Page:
I switched off, started talking to the dog, and he relaxed, looking over the scooter. You could almost see his mind summing it up. Not a threat, just a people-conveyance; like cars, push-hbikes, and so on. It wouldn’t chase him over his property, wouldn’t attack his people, and he could relax. After a few minutes his nose was through the wire-netting as he asked for attention, I scratched under his chin and he accepted happily before wandering off.
Yesterday I went down to the village, the dog was napping on his lawn while his owner chatted to someone. I smiled at his owner as I passed and we both nodded, The dog never stirred, my scooter was categorized and all is well – which is how it should be.
(I make an effort to see that a dog understands my scooter isn’t a danger to him or his, it’s just transport, and always so far, once s/he understands that, the dog isn’t bothered. I do it to preserve canine nerves, but also to preserve the nerves of those other people who use such scooters, may be afraid of dogs, and may panic if a dog rushes at them. having met a scooter of this type once they seem to be immunized against worry over others – and that too is how it should be.)

Hardcover, published march 2011, Ace. 6th in the Mercy Thompson series.
This book came courtesy of a competition. No, it wasn’t the prize, but I did the competition, received a $100 as one of the winners, and promptly used the cash to buy a couple of yearned-for hardbacks. I love serendipity.
Again this book is a good solid piece of work AND what is more, despite Mercy having married Adam, there’s no resultant sag in the story. That’s something I often notice in a series – Tv or book. That once a couple of main characters marry, things go south so far as interaction is concerned. The author just can’t resist making the story much more about their relationship, and a lot less about the events to which they should be paying attention. I don’t read SF/F for romance, I read it for action, sure romance can be part of that, but it shouldn’t be the majority and over-intrusive.
Here the author isn’t making that mistake. Mercy and Adam are on honeymoon in a very-retro caravan borrowed from ‘Uncle Mike.’ Adam has access to a new campground that isn’t open yet, they go there, park near the river, and Mercy finds an utterly terrified and injured man in a small boat. They rescue him, and things get really hectic from there on.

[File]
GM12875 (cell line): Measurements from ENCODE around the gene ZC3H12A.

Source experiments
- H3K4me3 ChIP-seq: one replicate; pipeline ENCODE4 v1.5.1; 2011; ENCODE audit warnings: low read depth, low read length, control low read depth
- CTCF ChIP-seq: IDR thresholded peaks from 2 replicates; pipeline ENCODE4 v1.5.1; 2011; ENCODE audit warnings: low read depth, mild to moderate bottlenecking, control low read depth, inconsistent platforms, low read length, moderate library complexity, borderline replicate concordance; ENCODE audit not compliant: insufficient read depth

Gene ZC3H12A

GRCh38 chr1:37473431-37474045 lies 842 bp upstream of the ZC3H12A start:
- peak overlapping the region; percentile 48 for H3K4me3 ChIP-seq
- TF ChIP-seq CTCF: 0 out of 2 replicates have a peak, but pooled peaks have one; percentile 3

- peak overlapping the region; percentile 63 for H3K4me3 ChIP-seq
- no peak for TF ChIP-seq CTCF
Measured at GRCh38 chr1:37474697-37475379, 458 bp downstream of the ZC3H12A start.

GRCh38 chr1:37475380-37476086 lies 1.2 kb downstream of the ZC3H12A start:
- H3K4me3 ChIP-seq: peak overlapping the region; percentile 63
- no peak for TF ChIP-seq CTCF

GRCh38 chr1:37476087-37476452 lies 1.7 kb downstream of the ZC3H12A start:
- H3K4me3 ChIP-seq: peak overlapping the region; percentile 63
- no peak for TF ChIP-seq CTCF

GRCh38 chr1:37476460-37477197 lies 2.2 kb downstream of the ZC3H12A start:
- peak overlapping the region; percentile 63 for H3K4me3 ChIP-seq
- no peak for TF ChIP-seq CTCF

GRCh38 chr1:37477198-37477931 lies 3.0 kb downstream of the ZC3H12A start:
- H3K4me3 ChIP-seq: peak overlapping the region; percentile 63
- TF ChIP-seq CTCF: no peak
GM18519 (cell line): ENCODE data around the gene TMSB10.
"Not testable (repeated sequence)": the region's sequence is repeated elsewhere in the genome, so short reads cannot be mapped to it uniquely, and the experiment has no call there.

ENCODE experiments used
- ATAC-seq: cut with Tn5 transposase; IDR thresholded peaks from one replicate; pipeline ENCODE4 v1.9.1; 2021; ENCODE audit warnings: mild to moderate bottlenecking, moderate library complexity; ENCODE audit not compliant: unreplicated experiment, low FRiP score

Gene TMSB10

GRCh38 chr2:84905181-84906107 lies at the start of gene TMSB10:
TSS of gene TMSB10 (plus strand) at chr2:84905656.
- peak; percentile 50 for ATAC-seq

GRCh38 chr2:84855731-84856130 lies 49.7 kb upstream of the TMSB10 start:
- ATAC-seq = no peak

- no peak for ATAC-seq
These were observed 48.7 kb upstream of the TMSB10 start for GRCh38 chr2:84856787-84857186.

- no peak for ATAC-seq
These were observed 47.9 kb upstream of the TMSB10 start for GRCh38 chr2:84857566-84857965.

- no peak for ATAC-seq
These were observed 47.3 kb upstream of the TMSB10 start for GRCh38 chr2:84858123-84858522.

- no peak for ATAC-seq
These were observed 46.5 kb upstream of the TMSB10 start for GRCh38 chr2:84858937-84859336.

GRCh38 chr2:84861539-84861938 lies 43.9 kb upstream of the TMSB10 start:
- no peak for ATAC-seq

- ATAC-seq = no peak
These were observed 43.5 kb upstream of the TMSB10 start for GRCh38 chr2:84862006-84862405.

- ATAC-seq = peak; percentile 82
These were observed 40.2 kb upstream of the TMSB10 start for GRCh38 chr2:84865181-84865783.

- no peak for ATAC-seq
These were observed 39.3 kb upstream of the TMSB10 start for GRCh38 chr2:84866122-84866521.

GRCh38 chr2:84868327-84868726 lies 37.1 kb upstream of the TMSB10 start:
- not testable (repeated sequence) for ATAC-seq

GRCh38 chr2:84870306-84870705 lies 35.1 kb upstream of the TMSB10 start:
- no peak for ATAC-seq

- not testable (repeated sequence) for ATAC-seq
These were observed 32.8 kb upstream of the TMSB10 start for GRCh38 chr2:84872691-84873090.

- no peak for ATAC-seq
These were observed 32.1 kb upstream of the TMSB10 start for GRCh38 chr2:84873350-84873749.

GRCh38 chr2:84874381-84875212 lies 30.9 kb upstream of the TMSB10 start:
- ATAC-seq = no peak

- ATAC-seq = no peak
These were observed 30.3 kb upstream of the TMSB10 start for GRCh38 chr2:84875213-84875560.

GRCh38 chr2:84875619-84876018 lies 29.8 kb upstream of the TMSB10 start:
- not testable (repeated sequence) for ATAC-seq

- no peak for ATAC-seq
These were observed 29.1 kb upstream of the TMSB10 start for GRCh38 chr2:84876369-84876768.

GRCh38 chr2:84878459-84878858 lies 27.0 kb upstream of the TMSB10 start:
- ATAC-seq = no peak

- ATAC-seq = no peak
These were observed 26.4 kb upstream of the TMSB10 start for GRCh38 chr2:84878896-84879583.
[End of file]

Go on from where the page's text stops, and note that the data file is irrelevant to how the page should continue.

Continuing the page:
During the course of which events Mercy finds out about her birth father, interacts with other ‘walkers’, and Adam accepts that she can’t always be protected from things she has to do.
I’ve loved this series from the beginning. In fact I like all this author’s work, some books more than others, but all are good. It seems that she may have been busy elsewhere last year because instead of a new book out this year, the next won’t appear until 2013 – and when it does, I’ll be waiting. Series recommended.

5 February 2012

This isn’t quite a Farside item, it’s more a Farside Really Regrets item. My favourite bookshop has closed. The stock is being sold (I’ve bought my share and possibly more) and then it will be gone. They’ve been an institution for New Zealand readers of SF, mysteries, and romance for many years, they’ve run a Romance Writer’s Award, and attended and sold in the huxter’s room at many SF conventions. I loved being able to ring up and list the books I wanted. In a few weeks they’d be in my mail-box, but it wasn’t like a chain shop – what’s your name again? They knew me, what I liked reading and they’d recommend a new book, “You’ll like this one.” And almost invariably I did. That’s how I started buying at least three series, one in 1999 (I now have over thirty of them,) another in 2003 (eleven of.) And the third in 2009, (two so far and I’ll keep buying.)